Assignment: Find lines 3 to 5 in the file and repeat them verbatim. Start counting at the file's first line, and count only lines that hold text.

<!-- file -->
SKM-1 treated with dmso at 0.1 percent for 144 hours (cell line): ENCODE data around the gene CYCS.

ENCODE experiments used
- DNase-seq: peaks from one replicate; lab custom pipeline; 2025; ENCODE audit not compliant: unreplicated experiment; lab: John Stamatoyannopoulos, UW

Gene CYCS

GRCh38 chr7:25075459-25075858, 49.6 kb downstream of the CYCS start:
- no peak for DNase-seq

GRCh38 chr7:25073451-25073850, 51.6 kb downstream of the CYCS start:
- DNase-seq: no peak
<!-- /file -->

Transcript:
- DNase-seq: peaks from one replicate; lab custom pipeline; 2025; ENCODE audit not compliant: unreplicated experiment; lab: John Stamatoyannopoulos, UW

Gene CYCS

GRCh38 chr7:25075459-25075858, 49.6 kb downstream of the CYCS start: